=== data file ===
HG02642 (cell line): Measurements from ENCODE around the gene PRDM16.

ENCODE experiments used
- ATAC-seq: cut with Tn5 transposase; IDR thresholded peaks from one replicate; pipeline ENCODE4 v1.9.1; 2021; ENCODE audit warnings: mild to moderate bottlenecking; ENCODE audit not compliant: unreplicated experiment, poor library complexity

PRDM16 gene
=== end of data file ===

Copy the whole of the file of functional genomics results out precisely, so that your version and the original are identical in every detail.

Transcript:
HG02642 (cell line): Measurements from ENCODE around the gene PRDM16.

ENCODE experiments used
- ATAC-seq: cut with Tn5 transposase; IDR thresholded peaks from one replicate; pipeline ENCODE4 v1.9.1; 2021; ENCODE audit warnings: mild to moderate bottlenecking; ENCODE audit not compliant: unreplicated experiment, poor library complexity

PRDM16 gene